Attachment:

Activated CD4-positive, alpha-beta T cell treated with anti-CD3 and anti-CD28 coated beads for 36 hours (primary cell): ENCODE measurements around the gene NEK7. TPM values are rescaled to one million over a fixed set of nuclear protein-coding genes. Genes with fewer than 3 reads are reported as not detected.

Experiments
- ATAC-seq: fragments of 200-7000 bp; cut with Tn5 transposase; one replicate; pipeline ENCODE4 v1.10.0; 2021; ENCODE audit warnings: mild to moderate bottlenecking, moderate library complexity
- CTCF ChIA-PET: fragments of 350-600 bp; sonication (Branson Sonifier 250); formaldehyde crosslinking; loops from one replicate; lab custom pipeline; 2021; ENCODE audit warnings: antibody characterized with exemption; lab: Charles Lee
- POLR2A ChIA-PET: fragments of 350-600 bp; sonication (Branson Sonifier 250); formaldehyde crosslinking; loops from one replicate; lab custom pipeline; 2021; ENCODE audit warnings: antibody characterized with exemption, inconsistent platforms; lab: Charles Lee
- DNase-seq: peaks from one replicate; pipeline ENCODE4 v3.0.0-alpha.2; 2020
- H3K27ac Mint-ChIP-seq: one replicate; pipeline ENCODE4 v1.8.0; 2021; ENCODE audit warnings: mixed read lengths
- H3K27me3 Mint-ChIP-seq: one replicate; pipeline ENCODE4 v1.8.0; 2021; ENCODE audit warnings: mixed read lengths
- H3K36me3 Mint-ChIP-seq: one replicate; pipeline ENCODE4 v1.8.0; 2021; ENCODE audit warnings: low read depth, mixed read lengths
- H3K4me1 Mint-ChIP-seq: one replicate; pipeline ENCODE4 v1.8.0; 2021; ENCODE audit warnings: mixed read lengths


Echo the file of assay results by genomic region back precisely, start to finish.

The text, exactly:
Activated CD4-positive, alpha-beta T cell treated with anti-CD3 and anti-CD28 coated beads for 36 hours (primary cell): ENCODE measurements around the gene NEK7. TPM values are rescaled to one million over a fixed set of nuclear protein-coding genes. Genes with fewer than 3 reads are reported as not detected.

Experiments
- ATAC-seq: fragments of 200-7000 bp; cut with Tn5 transposase; one replicate; pipeline ENCODE4 v1.10.0; 2021; ENCODE audit warnings: mild to moderate bottlenecking, moderate library complexity
- CTCF ChIA-PET: fragments of 350-600 bp; sonication (Branson Sonifier 250); formaldehyde crosslinking; loops from one replicate; lab custom pipeline; 2021; ENCODE audit warnings: antibody characterized with exemption; lab: Charles Lee
- POLR2A ChIA-PET: fragments of 350-600 bp; sonication (Branson Sonifier 250); formaldehyde crosslinking; loops from one replicate; lab custom pipeline; 2021; ENCODE audit warnings: antibody characterized with exemption, inconsistent platforms; lab: Charles Lee
- DNase-seq: peaks from one replicate; pipeline ENCODE4 v3.0.0-alpha.2; 2020
- H3K27ac Mint-ChIP-seq: one replicate; pipeline ENCODE4 v1.8.0; 2021; ENCODE audit warnings: mixed read lengths
- H3K27me3 Mint-ChIP-seq: one replicate; pipeline ENCODE4 v1.8.0; 2021; ENCODE audit warnings: mixed read lengths
- H3K36me3 Mint-ChIP-seq: one replicate; pipeline ENCODE4 v1.8.0; 2021; ENCODE audit warnings: low read depth, mixed read lengths
- H3K4me1 Mint-ChIP-seq: one replicate; pipeline ENCODE4 v1.8.0; 2021; ENCODE audit warnings: mixed read lengths